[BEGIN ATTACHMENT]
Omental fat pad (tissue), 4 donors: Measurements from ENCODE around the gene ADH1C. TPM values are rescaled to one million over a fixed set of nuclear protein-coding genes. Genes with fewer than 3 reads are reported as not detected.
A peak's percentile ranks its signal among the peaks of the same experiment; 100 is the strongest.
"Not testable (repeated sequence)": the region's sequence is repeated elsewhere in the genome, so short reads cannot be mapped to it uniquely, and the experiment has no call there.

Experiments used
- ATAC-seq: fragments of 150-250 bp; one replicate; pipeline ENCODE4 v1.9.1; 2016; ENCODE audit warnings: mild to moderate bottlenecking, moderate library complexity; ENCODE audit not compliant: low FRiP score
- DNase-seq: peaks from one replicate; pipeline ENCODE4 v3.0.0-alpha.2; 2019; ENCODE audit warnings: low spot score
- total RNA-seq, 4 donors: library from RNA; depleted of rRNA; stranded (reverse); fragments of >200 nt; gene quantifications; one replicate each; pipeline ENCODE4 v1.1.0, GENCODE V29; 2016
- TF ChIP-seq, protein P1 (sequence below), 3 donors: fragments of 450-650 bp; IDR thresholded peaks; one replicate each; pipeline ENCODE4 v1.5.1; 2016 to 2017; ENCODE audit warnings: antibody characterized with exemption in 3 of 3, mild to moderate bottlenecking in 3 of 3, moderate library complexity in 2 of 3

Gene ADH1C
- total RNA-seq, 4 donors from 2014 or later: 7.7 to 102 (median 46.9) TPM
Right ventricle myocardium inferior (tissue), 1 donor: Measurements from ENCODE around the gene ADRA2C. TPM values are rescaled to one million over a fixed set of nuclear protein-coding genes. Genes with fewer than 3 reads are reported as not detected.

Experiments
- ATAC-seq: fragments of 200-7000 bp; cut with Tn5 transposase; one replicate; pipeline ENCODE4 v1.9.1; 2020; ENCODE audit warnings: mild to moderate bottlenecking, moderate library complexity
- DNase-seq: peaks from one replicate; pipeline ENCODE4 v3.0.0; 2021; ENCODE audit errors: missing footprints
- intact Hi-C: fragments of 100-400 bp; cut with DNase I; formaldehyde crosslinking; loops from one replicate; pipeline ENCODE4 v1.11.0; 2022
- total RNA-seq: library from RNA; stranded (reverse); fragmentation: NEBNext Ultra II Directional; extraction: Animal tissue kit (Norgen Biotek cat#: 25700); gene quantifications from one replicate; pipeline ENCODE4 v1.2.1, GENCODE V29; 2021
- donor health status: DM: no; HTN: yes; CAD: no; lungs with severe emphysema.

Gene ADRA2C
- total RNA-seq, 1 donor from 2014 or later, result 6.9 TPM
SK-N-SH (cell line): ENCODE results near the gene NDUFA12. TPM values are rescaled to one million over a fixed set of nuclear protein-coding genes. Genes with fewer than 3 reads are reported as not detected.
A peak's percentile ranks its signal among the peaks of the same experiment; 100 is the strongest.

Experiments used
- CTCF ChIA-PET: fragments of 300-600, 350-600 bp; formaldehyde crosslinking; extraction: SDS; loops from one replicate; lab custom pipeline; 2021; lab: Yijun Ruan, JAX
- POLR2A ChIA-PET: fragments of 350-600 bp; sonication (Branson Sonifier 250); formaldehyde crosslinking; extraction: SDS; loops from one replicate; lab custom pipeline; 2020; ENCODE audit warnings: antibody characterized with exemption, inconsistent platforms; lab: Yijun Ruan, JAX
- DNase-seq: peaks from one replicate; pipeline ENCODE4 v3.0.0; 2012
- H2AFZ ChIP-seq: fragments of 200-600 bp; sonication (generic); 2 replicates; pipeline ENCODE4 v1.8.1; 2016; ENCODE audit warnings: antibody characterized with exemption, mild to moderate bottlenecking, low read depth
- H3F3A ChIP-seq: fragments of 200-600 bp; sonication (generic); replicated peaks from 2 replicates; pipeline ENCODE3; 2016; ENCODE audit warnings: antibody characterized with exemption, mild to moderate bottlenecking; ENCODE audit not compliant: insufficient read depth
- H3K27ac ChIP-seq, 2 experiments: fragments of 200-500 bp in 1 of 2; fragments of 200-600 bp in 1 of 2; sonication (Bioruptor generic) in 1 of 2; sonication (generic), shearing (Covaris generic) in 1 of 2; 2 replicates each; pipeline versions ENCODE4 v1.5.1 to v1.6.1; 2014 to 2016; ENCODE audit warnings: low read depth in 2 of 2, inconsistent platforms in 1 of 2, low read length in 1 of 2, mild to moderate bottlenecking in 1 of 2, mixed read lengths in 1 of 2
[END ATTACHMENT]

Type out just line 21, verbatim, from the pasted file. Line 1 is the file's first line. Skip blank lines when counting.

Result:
A peak's percentile ranks its signal among the peaks of the same experiment; 100 is the strongest.